It has been established that with depth there is an increase in the grain size of firn sediments and an increase in the proportion of larger fraction crystals, which is due to the processes of recrystallization under the influence of directed stress and time. An increase in pressure with depth ensures an improvement in the strength properties of the studied rocks and an increase in their density. This correlates with a common feature of most of the ice physical and structural characteristics that makes up the Antarctic Ice Sheet, which is the evolutionary change of ice rock layers through the process of compaction and metamorphism [13]. In this case, at a depth of 10 m, a conditional boundary can be drawn, which corresponds to the end of lithogenesis and the beginning of metamorphism. This is due to the fact that the core, recovered from the underlying intervals, has a granoblastic structure, characteristic of metamorphic rocks. In the interval of 10-17 m, relict granular structures, typical of terrigenous sediments, are still observed, but with depth their contrast decreases significantly.

Таблица 2

Schematic stratigraphic section of the near-surface part of the Antarctic ice dome in the area of Vostok station


In the Antarctic ice dome section near-surface part, four horizons of snow-firn sediments are identified, characterized by different petrostructural features and density properties (Fig.5, b). The position of geological boundaries at depths of ≈ 5 m and 10-12 m is confirmed by the results of surface seismic work; at these intervals there is a significant increase in the elastic waves propagation speed (see Fig.4, b).

In the future, it is planned to conduct similar studies at a distance from the VK-23 well to correlate the obtained data, construct structural maps of the selected horizons, and validate the results obtained by area. An important role here can be played by the physical and mechanical properties of the selected horizons, which should also be taken into account in the stratigraphy of snow-firn sediments. It is necessary to reduce the thickness of the sections, which will increase their transparency, and study in more detail the intergranular space, grain orientation, gas inclusions, and voids.

Fig.6. Designs of cuttings collection filters: a – general view of the experimental stand upper part before testing the mesh cuttings collection filter; b – mesh cuttings collection filter (1 – mesh filter flange; 2 – sludge lifting tube; 3 – mesh filter; 4 – transparent plexiglass pipe; 5 – top flange; 6 – studs; 7 – lower flange); c – cyclone filter with one inlet pipe (1 – cylindrical part of the cyclone with tangential supply; 2 – conical part of the cyclone; 3 – sludge collection tank; 4 – sludge lifting hose); d – cyclone filter with two and three inlets (1 – sludge collection tank; 2 – conical part of the cyclone; 3 – upper part of the cyclone with two inlets; 4 – top part of a cyclone with three inlets)

Cuttings collection filters when drilling snow-firn strata effectiveness study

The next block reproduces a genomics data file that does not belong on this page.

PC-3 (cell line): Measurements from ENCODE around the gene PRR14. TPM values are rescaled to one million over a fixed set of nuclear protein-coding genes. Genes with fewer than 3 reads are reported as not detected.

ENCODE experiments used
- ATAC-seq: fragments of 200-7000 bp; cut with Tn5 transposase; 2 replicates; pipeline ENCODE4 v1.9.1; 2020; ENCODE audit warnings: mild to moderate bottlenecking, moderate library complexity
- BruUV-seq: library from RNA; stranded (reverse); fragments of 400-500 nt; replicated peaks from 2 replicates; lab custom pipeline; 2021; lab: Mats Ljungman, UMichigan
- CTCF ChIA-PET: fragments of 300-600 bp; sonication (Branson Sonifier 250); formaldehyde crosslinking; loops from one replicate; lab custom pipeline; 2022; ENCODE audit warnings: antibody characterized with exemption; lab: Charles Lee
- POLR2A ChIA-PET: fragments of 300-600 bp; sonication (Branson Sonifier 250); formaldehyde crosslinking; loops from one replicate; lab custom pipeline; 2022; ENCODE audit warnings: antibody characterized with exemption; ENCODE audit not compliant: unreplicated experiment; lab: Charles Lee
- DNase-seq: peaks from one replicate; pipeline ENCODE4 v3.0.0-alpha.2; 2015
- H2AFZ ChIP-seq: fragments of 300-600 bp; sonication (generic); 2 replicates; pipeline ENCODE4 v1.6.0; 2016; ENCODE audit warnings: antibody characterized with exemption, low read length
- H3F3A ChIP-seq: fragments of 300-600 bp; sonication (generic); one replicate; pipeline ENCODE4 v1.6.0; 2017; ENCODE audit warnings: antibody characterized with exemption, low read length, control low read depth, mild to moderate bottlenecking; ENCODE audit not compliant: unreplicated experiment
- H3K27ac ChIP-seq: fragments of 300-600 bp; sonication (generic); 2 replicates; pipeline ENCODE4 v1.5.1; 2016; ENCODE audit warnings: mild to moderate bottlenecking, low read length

The drilling mode parameters selection should be carried out in such a way that complete and timely cleaning of the bottom of the well from rock destruction products is achieved. Specifics of ice drilling with projectiles on a load-carrying cable [28], when the cleaning agent circulates in the borehole zone, additionally requires ensuring high efficiency of the cuttings collection compartment. Failure to comply with this requirement leads to the fact that the cuttings, without being caught from the cleaning agent (in this case, compressed air), will re-enter the annulus of the well and settle down to the bottom, which reduces the mechanical drilling speed and can lead to sticking of the projectile.

During the implementation of domestic and international deep ice drilling projects, many cuttings collection systems were tested, which were distinguished by unique design solutions that had not been used before. Thus, in the drilling unit of the CRREL laboratory (Cold Regions Research and Engineering Laboratory), the cleaning a well from cuttings principle was implemented by dissolving it in an aqueous solution of ethylene glycol, which was located in a special tank inside the body of the unit [29]. In the LGGE laboratory unit, the cuttimgs was separated from the filling liquid using a centrifuge, which was driven by the drilling unitelectric drive [30]. In JARE (Japanese Antarctic Research Expedition) [31] and HT (Hans Tausen) [32] drill units a similar design mechanism was used to compact ice cuttings using a booster JARE or a piston pump HT. The greatest efficiency in terms of the quality of cuttings collection and energy consumption was shown by systems operating on the principle of mechanical filtration, which involves filtering a mixture of filling fluid and cuttimgs through a filter element (mesh, grating, membrane, etc.). Cuttings collection compartments of KEMS (core electromechanical drill in Russian) and DISC (Deep Ice Sheet Coring Drill) projectiles [33] work on this principle. Despite the variety of designs of ice cuttings systems and the physical processes underlying their operation, there is no clear understanding of the effectiveness of these systems in air drilling.

In order to study the process of cuttings collection when drilling snow-firn strata with reverse bottom-hole air circulation, experimental work was carried out during the season of the 68th RAE, the planning of which was reflected in previously published works [12].


The idea of the experimental research was to find the optimal design of cuttings-collecting filters for a drilling unit with reverse bottom-hole circulation of compressed air. The studies were carried out on an experimental bench simulating the process of transporting ice cuttings by an ascending air flow inside a drill bit. To increase the power capacity of the stand, an additional turbine with a power of 2400 W was added to its design; to simplify the loading of ice cuttings samples, a loading tray was added to the stand design.